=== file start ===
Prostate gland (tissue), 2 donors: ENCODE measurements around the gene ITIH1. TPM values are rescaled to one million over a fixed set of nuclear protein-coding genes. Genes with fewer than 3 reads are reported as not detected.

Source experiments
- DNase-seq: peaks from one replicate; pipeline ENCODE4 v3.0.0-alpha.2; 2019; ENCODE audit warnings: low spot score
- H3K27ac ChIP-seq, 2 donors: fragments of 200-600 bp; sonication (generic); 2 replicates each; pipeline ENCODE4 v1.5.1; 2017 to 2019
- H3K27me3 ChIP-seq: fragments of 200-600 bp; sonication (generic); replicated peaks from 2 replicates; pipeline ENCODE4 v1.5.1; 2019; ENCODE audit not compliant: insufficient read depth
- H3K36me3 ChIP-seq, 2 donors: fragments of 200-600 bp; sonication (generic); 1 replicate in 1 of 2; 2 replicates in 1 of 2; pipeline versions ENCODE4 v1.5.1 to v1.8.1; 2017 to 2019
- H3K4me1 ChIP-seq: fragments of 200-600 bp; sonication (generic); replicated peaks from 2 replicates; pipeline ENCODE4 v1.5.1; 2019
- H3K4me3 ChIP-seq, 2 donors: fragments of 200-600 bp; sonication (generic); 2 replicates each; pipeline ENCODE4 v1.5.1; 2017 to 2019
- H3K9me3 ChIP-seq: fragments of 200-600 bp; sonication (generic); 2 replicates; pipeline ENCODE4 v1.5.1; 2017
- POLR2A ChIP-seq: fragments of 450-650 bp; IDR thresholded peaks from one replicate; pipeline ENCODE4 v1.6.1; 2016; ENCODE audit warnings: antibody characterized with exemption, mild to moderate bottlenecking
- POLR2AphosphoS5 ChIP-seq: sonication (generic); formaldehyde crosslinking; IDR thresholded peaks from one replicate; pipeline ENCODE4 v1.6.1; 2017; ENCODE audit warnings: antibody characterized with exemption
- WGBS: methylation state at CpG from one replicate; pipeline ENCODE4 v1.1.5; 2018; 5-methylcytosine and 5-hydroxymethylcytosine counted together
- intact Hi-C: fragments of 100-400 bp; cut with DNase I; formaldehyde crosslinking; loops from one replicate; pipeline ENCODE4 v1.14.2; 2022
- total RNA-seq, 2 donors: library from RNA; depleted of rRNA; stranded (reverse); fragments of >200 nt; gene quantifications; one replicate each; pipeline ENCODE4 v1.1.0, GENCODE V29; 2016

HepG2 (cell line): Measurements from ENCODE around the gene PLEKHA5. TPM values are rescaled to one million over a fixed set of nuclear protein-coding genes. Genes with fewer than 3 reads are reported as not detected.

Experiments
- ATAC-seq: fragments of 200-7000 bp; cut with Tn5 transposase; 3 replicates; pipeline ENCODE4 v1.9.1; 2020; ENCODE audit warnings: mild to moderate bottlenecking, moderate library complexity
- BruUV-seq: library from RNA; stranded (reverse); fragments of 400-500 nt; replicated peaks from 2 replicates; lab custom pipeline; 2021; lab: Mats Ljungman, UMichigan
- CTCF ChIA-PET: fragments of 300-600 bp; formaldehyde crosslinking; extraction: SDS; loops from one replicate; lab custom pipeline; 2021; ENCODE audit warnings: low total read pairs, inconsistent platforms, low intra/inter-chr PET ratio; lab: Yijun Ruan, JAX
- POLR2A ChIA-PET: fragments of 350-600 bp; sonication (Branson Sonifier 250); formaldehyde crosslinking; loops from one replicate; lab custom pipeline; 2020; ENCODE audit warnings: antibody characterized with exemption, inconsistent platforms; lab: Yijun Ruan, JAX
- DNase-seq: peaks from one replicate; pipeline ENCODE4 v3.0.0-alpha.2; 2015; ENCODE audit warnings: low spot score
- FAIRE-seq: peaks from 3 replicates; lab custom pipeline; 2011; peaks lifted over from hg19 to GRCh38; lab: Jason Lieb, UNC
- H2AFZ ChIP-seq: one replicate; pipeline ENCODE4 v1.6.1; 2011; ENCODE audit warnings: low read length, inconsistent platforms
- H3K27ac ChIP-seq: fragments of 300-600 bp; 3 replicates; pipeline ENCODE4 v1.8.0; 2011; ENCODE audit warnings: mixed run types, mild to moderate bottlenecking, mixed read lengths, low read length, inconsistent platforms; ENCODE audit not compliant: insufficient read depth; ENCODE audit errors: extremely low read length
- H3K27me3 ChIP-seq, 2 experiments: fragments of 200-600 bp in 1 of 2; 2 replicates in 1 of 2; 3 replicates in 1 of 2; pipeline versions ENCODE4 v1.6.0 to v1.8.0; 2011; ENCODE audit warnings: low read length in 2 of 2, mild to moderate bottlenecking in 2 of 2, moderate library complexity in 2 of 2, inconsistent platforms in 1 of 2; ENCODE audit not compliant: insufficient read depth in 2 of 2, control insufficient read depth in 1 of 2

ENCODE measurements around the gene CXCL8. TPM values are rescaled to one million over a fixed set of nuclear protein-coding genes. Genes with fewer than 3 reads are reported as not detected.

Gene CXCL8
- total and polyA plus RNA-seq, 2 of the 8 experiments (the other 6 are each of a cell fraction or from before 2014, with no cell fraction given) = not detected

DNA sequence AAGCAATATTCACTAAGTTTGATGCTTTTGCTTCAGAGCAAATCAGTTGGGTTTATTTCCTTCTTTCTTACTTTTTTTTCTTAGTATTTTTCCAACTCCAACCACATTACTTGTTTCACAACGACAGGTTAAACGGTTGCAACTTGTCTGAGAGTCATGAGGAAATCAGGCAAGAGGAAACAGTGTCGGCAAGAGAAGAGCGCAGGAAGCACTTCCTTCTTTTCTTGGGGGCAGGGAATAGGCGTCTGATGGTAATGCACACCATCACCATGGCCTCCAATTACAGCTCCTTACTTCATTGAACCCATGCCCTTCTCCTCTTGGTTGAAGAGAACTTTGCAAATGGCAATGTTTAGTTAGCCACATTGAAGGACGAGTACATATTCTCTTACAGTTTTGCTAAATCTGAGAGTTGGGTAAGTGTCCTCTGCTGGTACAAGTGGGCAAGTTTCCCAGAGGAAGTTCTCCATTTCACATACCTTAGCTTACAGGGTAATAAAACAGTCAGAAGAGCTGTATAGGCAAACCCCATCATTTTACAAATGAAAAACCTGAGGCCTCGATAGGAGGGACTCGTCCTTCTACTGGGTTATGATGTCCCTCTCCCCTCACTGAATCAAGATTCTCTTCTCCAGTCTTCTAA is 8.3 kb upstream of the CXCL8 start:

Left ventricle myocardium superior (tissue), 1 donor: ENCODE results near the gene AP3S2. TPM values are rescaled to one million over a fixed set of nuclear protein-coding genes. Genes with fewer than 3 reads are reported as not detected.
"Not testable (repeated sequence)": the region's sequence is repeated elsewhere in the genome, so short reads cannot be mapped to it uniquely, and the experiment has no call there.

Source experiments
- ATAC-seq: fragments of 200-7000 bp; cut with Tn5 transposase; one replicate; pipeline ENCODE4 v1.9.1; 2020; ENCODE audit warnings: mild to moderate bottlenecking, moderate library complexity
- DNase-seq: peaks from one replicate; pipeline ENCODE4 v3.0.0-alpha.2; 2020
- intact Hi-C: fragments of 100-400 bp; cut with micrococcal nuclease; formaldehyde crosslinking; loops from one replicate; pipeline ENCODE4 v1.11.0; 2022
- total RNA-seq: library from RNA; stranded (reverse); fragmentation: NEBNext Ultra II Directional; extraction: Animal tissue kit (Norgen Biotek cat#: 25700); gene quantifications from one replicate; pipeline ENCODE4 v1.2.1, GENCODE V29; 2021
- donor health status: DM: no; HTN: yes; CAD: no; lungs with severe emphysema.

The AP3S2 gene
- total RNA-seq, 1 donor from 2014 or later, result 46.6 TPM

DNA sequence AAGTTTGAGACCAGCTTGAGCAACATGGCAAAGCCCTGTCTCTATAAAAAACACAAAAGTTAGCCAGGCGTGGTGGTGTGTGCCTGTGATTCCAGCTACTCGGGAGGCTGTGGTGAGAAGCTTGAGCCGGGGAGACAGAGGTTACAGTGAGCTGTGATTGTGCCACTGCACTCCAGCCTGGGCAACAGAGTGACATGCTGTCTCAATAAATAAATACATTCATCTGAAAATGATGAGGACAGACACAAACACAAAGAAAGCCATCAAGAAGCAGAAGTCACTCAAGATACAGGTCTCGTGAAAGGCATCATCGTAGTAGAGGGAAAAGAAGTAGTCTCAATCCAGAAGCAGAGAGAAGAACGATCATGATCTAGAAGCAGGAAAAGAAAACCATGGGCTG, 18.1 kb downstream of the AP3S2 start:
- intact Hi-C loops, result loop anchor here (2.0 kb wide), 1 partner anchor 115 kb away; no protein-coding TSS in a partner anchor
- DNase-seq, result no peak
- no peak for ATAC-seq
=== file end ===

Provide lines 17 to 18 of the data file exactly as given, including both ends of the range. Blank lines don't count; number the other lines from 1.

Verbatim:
- ATAC-seq: fragments of 200-7000 bp; cut with Tn5 transposase; 3 replicates; pipeline ENCODE4 v1.9.1; 2020; ENCODE audit warnings: mild to moderate bottlenecking, moderate library complexity
- BruUV-seq: library from RNA; stranded (reverse); fragments of 400-500 nt; replicated peaks from 2 replicates; lab custom pipeline; 2021; lab: Mats Ljungman, UMichigan